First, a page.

British Prime Minister Boris Johnson suffered a fresh blow Wednesday (11 September) when a Scottish court ruled that his controversial decision to suspend parliament in the run-up to Brexit was unlawful.
The decision came as the government was forced to release documents revealing that preparedness for a no-deal Brexit remained “at a low level”, with logjams at Channel ports threatening to impact drug and food supplies.
The ‘Operation Yellowhammer’ documents also warned of “a rise in public disorder and community tensions” in such a scenario.
The government stressed that it was “updating the assumptions” in the document, and that it was “neither an impact assessment, nor a prediction of what is most likely to happen.
“It describes what could occur in a reasonable worst case scenario,” wrote minister Michael Gove.
But the release, after MPS voted last week to compel the government to publish, fuelled lawmakers’ fears that a disorderly divorce would be hugely disruptive to the UK.
The government meanwhile appealed the Scottish court ruling, with the case set to be heard in the Supreme Court next Tuesday, and parliament will for now stay shut.
Johnson says that suspending – or proroguing – parliament until 14 October is a routine move to allow his government to launch a new legislative agenda.
Critics accuse him of trying to silence opposition to his plan to leave the European Union on 31 October, even if he has not agreed exit terms with Brussels.
Johnson argues that while he is working to get a deal, Britain must leave the bloc regardless, three years after the referendum vote for Brexit.
Before it was suspended on Tuesday, the House of Commons rushed through legislation to force Johnson to delay Brexit if there is no deal by an EU summit on 17 October.
Wednesday’s court ruling sparked calls for parliament to be recalled, and a group of MPs protested outside the building, saying they were ready to resume their seats.
“I urge the prime minister to immediately recall parliament so we can debate this judgement and decide what happens next,” said Labour’s Brexit spokesman Keir Starmer.
However, a government source told AFP that “nothing is changing” until the case was concluded.
Later, Johnson took questions from the public in a live address on Facebook, where he was asked if he was the “leader of an authoritarian regime”.
“I must respectfully disagree with you,” he replied, adding: “What we’re trying to do is to implement the result of the 2016 referendum.”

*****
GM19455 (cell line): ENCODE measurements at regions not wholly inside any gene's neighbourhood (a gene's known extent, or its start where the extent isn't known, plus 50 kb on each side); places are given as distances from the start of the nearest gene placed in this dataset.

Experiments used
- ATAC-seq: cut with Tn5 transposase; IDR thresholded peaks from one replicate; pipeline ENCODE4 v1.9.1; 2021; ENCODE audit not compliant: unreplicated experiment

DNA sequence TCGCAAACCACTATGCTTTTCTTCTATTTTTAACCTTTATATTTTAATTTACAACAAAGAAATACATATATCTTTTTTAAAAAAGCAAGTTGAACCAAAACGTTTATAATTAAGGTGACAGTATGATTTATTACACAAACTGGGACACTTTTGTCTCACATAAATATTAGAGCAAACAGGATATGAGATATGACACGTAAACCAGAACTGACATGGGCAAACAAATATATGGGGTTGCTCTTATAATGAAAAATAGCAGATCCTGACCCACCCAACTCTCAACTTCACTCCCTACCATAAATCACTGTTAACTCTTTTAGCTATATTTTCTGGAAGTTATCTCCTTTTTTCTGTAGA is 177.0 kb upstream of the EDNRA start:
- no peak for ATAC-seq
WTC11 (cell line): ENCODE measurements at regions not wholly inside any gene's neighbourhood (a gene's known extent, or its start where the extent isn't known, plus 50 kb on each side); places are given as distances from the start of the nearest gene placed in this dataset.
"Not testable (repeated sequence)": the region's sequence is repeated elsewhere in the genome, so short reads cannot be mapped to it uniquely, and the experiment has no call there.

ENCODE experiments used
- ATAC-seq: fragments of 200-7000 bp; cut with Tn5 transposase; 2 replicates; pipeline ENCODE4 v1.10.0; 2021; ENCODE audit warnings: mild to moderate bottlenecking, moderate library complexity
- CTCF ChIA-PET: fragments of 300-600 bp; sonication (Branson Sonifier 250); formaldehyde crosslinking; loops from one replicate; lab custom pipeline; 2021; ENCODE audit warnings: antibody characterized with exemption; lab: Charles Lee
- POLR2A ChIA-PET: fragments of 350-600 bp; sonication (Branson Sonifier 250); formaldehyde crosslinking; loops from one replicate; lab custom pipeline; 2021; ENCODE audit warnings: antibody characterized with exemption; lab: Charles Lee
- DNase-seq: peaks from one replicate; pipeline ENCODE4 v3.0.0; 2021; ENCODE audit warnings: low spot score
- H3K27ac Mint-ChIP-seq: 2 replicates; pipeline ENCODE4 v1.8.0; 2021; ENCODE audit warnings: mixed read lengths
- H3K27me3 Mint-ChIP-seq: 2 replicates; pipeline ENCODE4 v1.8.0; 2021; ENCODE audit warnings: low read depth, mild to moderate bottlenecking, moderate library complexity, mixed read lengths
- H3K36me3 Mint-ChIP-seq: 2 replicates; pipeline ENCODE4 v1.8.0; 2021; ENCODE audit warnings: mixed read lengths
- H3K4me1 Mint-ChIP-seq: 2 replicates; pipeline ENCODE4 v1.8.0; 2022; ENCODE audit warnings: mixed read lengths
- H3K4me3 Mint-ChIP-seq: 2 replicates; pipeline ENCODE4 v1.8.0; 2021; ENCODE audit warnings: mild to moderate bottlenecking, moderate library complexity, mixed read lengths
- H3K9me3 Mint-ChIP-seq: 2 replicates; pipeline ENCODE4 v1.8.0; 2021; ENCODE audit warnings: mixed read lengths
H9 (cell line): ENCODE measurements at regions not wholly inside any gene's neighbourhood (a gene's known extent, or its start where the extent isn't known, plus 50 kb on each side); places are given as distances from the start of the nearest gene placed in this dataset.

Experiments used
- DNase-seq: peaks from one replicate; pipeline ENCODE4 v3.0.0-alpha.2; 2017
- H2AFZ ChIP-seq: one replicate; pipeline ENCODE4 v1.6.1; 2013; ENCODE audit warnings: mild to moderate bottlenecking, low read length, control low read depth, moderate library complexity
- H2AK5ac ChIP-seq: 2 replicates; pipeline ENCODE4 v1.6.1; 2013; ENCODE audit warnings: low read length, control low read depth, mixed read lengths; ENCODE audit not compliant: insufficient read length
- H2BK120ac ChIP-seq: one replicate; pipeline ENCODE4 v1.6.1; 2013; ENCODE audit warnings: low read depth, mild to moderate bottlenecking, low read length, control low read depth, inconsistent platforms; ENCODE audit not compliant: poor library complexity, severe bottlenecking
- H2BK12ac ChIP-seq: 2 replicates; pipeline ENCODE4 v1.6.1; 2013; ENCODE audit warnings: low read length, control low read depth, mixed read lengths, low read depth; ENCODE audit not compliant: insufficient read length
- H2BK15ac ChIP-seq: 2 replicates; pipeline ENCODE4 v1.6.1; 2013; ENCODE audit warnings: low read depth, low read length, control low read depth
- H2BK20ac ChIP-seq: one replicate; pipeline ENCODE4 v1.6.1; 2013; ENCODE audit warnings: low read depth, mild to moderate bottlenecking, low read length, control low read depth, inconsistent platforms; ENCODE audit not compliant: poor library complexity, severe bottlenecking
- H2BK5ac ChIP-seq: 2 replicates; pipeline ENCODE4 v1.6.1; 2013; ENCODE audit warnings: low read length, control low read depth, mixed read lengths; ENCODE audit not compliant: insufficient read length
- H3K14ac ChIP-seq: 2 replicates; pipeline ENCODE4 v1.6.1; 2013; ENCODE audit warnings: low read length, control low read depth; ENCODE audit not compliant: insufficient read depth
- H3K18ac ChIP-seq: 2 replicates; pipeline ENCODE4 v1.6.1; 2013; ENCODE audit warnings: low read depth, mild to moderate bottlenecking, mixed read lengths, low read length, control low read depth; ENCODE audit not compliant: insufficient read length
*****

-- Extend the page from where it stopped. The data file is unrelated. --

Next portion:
The Scottish court challenge was brought by 78 British lawmakers, who said it was unlawful for Johnson to advise Queen Elizabeth II to prorogue parliament if the aim was to limit consideration of Brexit.
A lower court last week ruled that the advice was a matter of political judgement — but this was overruled by the Inner House, Scotland’s supreme civil court.
In a summary judgement released Wednesday, the court added that Johnson’s advice “was motivated by the improper purpose of stymying parliament and that it, and what has followed from it, is unlawful”.
A spokesman for Johnson’s government said it was “disappointed” by the decision and would appeal to the Supreme Court.
“The UK government needs to bring forward a strong domestic legislative agenda. Proroguing parliament is the legal and necessary way of delivering this,” he said.
A separate challenge to prorogation at the High Court in London failed last week, on the basis that it was not a matter for the courts.
Election pact rejected
Johnson took office in July promising to finally deliver on the referendum decision by leaving the EU on 31 October, no matter what.
But he has no majority in the Commons, and MPs will not let him leave without a deal — or allow him to call an early election that might bolster his position.
Johnson wants to renegotiate the divorce terms struck by his predecessor Theresa May, which MPs have rejected.
But EU leaders accuse him of offering no alternative.
Johnson, whose EU adviser David Frost is currently in Brussels, insisted his government was making “great progress” towards getting a deal.
“The ice flows are cracking, there is movement under the keel of these talks,” he said.
However, he denied speculation that he was softening his opposition to the most contentious aspect of May’s deal, the so-called backstop.
This is a plan to maintain an open border between British Northern Ireland and EU member Ireland by keeping Britain within the bloc’s customs union – something eurosceptics find unacceptable.
If Brexit is either secured with a deal or delayed next month, Labour has said it would then accept an election – pointing to a possible November poll.
Johnson’s Conservative party on Wednesday rejected an offer of an electoral pact with Nigel Farage’s eurosceptic Brexit party.
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